'It's well accepted': Former AFL coach's shock drugs confession

Former St Kilda coach Grant Thomas has revealed how he was ‘devastated’ to learn of an allegedly thriving drug culture at the club during his time as coach.

Thomas, who was sacked from the club in 2006, dropped the bombshell claims on the ‘Sam, Mike and Thommo’ podcast, which he hosts with Sam Newman and Mike Sheahan.

The five-year head coach elaborated on his claims on SEN Breakfast radio with Garry Lyon and Tim Watson.

Grant Thomas. (Photo by Hamish Blair/Getty Images)

“I would’ve had a suspicion of one or two, but no more than a week or so after I finish, one of the players, he told me what had actually been going on, which basically devastated me,” Thomas said on the podcast.

“He said that it (drug use) was rife — a lot of them.

“Some of the players that were mentioned could’ve dropped me.”

Thomas alleged cocaine was the drug of choice during his years as coach.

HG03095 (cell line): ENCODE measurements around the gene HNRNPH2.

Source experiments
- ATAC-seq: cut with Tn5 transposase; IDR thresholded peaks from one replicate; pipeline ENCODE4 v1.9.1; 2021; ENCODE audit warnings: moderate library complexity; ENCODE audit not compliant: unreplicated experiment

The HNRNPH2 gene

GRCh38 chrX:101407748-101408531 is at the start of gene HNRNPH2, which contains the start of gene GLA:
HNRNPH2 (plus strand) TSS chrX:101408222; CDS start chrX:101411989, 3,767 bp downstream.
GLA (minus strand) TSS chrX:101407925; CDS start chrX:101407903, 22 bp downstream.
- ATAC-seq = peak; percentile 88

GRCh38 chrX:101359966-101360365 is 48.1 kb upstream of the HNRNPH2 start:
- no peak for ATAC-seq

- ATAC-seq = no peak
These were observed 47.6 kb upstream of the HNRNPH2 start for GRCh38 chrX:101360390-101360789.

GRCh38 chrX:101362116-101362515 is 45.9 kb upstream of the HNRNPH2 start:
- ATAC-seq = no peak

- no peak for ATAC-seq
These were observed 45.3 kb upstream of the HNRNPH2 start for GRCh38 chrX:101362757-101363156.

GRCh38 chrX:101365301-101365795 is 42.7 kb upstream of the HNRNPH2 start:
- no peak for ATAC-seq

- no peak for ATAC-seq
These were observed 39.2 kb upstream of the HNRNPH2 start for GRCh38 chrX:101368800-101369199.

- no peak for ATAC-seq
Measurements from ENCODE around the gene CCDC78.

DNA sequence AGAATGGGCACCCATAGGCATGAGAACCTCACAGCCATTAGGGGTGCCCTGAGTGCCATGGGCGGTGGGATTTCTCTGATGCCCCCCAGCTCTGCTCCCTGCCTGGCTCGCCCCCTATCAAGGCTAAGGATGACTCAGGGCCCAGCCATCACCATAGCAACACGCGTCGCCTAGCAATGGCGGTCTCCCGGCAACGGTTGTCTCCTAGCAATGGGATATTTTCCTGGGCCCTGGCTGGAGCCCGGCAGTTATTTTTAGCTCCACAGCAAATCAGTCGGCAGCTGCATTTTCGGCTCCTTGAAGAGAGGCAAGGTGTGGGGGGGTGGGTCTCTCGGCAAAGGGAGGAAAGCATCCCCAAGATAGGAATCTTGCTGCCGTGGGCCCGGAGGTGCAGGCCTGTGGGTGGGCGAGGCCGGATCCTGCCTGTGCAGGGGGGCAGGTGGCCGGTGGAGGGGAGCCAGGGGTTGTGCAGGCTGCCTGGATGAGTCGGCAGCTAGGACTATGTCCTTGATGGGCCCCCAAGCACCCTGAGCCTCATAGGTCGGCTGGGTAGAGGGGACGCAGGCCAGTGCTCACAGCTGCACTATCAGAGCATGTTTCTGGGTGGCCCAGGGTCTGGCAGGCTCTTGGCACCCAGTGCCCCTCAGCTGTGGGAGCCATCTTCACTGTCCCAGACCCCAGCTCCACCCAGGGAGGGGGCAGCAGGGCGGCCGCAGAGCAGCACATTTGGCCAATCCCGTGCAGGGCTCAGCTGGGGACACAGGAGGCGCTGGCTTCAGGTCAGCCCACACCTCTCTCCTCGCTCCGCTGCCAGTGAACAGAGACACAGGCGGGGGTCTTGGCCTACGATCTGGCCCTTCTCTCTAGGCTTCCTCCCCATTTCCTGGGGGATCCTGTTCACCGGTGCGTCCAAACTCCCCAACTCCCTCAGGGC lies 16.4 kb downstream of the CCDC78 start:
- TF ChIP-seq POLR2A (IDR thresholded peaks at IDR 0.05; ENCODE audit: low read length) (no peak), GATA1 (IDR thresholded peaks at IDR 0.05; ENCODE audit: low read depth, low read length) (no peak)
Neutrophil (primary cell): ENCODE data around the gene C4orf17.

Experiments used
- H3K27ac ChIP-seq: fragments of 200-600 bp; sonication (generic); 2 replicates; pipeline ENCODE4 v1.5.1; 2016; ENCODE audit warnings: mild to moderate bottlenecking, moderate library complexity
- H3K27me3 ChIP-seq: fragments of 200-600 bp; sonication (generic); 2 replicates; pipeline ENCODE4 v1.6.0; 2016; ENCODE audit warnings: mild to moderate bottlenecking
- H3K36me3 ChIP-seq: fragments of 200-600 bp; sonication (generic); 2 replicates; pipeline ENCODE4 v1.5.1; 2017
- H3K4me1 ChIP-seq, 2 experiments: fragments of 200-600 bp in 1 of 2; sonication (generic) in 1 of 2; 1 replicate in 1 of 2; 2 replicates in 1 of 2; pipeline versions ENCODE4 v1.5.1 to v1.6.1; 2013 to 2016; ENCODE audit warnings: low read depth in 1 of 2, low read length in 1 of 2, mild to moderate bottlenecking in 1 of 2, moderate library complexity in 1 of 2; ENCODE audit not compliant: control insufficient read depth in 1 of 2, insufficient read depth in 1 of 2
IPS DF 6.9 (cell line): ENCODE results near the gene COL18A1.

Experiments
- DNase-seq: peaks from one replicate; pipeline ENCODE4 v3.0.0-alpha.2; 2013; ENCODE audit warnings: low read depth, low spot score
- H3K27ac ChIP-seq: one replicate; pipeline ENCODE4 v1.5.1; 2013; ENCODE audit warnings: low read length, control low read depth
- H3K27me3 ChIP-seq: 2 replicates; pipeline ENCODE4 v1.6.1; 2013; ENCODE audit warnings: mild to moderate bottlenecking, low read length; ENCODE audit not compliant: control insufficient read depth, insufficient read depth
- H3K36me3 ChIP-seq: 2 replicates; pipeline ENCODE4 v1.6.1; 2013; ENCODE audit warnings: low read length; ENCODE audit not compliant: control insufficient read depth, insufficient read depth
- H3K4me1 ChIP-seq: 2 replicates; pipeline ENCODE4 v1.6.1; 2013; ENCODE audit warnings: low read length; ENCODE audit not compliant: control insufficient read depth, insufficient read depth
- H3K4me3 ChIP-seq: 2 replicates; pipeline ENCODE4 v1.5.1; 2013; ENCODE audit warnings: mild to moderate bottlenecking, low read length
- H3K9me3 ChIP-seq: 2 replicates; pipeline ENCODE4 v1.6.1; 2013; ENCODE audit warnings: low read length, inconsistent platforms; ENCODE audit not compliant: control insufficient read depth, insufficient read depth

The oft-outspoken former coach said the alleged behaviour was “really disturbing.”

Grant Thomas in 2006. (Photo by Fairfax Media/Fairfax Media via Getty Images)

“I had no idea and I prided myself on how close I was and personal with every single one of the players on the list and you could’ve blown me over with a feather when I found out,” Thomas said.

“I thought I knew them but I didn’t know them that well obviously.

“It was sort of just like, what’s the big deal? It happens everywhere, and that was in 2006.

“I suppose what the guys do these days is they have some (cocaine) and it’s well accepted amongst the playing group, but it’s a bit startling to people like myself.”


Thomas also said more needed to be done by the AFL to prevent such a culture developing again.

“I’d be amazingly surprised if people have pulled their head in. You hear regularly different rumours about different players,” Thomas said.

“It’s just not reported. It’s not something the media talk about.

“I just find it really disturbing and a great concern and I don’t know that enough is being done about it.

“I suppose what the guys do these days is they have some (cocaine) and it’s well accepted amongst the playing group, but it’s a bit startling to people like myself.

“It’s not in the AFL’s best interest for that to be on record, but it is what it is.”